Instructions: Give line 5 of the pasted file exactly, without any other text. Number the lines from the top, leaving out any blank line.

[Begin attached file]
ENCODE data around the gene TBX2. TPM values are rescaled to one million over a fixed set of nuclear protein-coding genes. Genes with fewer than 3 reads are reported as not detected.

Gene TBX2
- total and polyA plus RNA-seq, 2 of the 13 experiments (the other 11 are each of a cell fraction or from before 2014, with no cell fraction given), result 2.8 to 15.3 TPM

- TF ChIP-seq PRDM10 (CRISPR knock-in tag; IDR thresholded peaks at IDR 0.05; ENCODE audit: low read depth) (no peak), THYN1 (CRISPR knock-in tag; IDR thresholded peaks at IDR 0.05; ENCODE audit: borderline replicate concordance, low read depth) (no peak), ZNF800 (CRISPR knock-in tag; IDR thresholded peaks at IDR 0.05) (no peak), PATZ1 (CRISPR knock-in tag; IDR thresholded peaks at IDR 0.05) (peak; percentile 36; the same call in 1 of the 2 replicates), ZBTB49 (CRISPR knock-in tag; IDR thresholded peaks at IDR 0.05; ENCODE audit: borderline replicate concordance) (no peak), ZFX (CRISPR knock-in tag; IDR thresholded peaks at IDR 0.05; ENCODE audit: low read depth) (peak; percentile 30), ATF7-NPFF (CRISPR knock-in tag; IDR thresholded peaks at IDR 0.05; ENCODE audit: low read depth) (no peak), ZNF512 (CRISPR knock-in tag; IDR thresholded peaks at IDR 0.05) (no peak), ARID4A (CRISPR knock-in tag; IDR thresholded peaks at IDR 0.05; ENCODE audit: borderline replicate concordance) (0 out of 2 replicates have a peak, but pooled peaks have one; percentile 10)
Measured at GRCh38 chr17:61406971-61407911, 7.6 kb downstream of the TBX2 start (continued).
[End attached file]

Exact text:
Measured at GRCh38 chr17:61406971-61407911, 7.6 kb downstream of the TBX2 start (continued).